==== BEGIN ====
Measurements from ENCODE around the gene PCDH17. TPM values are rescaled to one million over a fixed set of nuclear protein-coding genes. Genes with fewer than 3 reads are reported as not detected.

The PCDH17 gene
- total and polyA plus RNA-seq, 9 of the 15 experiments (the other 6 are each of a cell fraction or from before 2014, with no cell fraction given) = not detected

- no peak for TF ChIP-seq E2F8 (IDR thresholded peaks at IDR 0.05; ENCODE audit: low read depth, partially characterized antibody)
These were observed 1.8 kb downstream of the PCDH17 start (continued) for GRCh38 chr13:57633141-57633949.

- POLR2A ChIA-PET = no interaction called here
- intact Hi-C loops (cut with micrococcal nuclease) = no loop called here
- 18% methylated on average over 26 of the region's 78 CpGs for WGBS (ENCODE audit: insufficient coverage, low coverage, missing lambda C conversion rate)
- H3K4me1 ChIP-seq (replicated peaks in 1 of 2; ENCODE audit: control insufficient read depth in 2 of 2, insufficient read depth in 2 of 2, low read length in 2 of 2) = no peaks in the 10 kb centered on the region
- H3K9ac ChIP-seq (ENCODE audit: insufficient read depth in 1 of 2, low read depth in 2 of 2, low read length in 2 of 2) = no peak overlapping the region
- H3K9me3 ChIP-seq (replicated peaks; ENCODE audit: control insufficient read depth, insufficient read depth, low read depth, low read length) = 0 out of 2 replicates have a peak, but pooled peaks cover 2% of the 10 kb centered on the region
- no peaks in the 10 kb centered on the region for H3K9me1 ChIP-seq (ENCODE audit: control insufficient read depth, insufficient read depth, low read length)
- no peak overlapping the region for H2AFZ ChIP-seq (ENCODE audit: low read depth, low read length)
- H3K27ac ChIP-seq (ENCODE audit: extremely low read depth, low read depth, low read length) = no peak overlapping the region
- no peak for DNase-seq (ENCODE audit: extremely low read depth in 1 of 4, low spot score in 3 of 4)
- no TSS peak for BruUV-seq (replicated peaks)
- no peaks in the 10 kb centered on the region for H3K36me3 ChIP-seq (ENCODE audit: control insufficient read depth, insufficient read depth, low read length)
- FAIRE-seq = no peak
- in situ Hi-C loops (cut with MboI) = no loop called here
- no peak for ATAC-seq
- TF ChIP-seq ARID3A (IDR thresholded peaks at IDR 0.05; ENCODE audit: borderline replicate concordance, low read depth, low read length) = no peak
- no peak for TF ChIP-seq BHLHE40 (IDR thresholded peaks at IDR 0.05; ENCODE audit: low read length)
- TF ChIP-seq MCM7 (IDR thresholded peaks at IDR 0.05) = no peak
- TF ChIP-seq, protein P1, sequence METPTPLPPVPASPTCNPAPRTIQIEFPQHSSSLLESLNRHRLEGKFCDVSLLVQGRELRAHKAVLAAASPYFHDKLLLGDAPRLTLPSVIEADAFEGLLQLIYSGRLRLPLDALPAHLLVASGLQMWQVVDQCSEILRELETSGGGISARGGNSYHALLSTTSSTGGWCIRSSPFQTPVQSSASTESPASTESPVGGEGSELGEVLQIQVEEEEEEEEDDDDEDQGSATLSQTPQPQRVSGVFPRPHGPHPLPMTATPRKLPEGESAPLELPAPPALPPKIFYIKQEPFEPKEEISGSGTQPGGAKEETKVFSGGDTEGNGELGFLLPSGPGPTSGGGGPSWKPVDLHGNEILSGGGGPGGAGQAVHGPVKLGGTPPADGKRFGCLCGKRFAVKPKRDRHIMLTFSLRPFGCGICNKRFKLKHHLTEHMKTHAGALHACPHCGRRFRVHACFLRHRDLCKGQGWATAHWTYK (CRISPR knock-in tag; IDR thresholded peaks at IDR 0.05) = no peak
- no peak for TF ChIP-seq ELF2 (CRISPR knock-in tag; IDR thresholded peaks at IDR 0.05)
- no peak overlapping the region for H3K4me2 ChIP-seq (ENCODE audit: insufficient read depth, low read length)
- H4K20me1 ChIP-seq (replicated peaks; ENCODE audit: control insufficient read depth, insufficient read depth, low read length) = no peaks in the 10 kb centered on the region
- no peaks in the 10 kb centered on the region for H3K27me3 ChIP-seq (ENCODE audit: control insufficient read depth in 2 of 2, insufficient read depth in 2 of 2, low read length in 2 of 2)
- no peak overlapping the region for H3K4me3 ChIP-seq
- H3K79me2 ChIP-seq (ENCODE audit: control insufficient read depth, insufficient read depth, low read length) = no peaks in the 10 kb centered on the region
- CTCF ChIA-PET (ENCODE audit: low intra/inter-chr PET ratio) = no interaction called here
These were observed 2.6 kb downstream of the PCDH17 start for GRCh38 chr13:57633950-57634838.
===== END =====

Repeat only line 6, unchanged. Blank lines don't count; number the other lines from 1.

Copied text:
- POLR2A ChIA-PET = no interaction called here